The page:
Science on Screen: Honeyland
Real Art Ways Science on Screen® season invites you to experience the unique combination of a feature film and a relevant talk from a notable local figure in science.
In Honeyland, a woman utilizes ancient beekeeping traditions to cultivate honey in the mountains of North Macedonia. When a neighboring family tries to do the same, it becomes a source of tension as they disregard her wisdom and advice.
In Turkish with English subtitles.
Post-film Speaker: Tracy Zarrillo
Tracy Zarrillo works for the Department of Entomology at the Connecticut Agricultural Experiment Station. She has expertise in native bee taxonomy, native bee monitoring and survey techniques, and pollinator conservation. She can do species-level identifications for the apoid fauna in the northeastern U.S., specializing in the genera Bombus, Andrena, Ceratina, and Lasioglossum. She has provided assistance in the field and laboratory for research projects dealing with bee pollination, pesticides, floral preference trials, and wild bee diversity in Connecticut. She initiated and coordinates the Wild Bee Monitoring program in Connecticut, which includes cooperators at the White Memorial Conservation Center in Litchfield, the Stewart B. McKinney National Wildlife Refuge in Westbrook, and CAES campuses around the state.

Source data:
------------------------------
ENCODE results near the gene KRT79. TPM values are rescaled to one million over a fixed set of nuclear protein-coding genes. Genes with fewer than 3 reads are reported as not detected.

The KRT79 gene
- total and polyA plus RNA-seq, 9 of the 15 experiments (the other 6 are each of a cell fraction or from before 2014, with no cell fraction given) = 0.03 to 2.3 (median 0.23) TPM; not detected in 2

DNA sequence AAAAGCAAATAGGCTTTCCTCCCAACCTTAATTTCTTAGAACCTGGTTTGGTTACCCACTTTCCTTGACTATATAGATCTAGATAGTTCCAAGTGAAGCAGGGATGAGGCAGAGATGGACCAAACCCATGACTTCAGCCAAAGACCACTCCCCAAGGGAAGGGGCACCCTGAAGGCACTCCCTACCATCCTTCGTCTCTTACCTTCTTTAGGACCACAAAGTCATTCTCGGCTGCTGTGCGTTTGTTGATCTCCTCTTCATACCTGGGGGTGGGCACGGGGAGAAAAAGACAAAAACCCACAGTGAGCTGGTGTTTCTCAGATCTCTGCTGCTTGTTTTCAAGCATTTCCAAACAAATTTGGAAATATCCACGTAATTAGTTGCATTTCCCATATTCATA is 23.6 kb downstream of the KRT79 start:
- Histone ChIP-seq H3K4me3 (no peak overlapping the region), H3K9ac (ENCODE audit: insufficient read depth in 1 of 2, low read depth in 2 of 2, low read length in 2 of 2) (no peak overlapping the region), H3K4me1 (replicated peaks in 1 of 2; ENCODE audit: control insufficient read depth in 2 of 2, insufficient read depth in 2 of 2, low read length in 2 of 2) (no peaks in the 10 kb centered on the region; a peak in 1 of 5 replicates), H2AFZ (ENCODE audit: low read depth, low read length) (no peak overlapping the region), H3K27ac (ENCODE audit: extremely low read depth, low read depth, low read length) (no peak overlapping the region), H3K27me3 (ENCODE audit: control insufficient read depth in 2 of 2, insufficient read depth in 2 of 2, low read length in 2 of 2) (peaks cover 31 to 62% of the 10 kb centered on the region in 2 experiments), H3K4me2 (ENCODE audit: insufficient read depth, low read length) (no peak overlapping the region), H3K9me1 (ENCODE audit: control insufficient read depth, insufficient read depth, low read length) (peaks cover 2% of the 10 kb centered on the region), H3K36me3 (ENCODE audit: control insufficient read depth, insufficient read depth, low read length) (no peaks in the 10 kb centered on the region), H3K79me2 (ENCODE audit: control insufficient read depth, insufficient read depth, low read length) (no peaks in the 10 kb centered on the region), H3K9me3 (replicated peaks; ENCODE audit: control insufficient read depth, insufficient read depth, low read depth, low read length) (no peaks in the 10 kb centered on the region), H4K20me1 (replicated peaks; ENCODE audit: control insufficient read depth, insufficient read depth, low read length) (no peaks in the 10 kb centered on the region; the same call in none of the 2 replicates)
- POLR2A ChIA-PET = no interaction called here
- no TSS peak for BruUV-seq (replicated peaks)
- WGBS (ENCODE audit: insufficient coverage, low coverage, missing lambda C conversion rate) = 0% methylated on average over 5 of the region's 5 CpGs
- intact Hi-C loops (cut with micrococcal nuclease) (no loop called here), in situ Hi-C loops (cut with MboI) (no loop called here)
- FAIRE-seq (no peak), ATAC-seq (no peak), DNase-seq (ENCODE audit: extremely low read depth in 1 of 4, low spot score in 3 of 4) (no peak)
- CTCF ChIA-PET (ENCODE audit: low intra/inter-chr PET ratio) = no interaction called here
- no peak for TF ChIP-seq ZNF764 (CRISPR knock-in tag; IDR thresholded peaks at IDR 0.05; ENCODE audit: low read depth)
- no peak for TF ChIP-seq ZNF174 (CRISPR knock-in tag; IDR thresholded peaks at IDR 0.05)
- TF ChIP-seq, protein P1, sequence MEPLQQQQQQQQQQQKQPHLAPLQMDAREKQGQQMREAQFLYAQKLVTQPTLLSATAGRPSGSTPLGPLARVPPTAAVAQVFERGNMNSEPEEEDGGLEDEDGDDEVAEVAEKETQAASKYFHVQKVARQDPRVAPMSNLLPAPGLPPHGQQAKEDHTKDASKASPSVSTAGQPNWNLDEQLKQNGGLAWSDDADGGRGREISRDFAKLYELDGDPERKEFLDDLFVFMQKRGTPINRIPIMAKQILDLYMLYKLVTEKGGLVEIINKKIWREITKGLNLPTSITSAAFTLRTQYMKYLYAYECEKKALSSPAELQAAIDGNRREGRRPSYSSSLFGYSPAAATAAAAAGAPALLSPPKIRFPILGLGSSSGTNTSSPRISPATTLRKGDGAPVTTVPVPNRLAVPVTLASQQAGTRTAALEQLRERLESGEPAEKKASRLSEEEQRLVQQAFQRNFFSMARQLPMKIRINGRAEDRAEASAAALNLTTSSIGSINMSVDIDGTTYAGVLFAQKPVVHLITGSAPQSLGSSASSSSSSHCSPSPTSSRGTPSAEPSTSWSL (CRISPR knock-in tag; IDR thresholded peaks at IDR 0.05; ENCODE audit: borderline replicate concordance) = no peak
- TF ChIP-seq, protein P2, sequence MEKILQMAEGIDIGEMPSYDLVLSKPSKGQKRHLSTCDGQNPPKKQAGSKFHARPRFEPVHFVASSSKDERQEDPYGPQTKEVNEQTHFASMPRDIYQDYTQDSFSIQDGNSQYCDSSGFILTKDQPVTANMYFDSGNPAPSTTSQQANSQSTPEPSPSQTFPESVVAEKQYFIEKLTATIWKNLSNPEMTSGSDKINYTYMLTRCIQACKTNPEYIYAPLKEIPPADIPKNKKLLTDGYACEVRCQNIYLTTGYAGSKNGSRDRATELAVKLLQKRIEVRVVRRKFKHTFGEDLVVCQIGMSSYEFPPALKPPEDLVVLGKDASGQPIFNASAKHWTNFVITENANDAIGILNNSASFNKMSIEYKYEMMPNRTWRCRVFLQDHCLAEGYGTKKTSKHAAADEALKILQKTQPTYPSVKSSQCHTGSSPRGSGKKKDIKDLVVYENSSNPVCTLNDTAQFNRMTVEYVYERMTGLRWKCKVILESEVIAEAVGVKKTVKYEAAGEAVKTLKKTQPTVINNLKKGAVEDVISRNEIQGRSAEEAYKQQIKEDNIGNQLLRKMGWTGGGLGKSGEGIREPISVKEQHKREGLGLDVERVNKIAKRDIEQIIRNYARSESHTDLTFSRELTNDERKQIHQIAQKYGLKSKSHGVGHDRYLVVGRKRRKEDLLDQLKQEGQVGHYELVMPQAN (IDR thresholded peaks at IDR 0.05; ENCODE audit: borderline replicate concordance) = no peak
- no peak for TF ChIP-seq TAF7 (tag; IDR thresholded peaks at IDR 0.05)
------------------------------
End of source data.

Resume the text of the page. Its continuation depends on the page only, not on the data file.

Ms. Zarrillo has examined wild bee communities living in Connecticut’s maritime habitats and has identified potential threats due to climate change and non-native plant species. In addition to her bee work, she has also assisted in natural history surveys of longhorn beetles, exotic insect surveys, and surveys of bio control agents for emerald ash borer throughout Connecticut. She is currently writing a checklist of the wild bees of Connecticut. She is also collaborating with the Connecticut Department of Energy and Environmental Protection on a meadow restoration project and will be monitoring the response of wild bees and monarchs to the improved habitat over time. She conducts surveys for rare and/or threatened wild bee species in Connecticut and is interested in the biology of bees that specialize on specific types of pollen.